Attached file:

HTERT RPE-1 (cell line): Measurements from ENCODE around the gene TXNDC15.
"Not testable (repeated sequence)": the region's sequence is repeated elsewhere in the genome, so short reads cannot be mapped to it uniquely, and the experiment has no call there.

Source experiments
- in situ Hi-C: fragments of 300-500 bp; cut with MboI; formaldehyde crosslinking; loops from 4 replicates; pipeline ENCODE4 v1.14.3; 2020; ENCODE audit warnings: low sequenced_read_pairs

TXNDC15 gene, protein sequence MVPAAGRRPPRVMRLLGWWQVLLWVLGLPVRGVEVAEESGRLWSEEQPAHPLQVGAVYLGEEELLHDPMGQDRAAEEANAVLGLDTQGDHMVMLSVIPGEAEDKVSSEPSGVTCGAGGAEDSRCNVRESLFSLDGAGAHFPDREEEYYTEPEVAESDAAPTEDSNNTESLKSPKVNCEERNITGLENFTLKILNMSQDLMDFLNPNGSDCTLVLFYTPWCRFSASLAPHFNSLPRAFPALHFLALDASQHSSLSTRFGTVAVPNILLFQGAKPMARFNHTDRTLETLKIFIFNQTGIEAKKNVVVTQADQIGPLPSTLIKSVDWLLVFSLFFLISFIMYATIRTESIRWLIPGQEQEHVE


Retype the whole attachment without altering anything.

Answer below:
HTERT RPE-1 (cell line): Measurements from ENCODE around the gene TXNDC15.
"Not testable (repeated sequence)": the region's sequence is repeated elsewhere in the genome, so short reads cannot be mapped to it uniquely, and the experiment has no call there.

Source experiments
- in situ Hi-C: fragments of 300-500 bp; cut with MboI; formaldehyde crosslinking; loops from 4 replicates; pipeline ENCODE4 v1.14.3; 2020; ENCODE audit warnings: low sequenced_read_pairs

TXNDC15 gene, protein sequence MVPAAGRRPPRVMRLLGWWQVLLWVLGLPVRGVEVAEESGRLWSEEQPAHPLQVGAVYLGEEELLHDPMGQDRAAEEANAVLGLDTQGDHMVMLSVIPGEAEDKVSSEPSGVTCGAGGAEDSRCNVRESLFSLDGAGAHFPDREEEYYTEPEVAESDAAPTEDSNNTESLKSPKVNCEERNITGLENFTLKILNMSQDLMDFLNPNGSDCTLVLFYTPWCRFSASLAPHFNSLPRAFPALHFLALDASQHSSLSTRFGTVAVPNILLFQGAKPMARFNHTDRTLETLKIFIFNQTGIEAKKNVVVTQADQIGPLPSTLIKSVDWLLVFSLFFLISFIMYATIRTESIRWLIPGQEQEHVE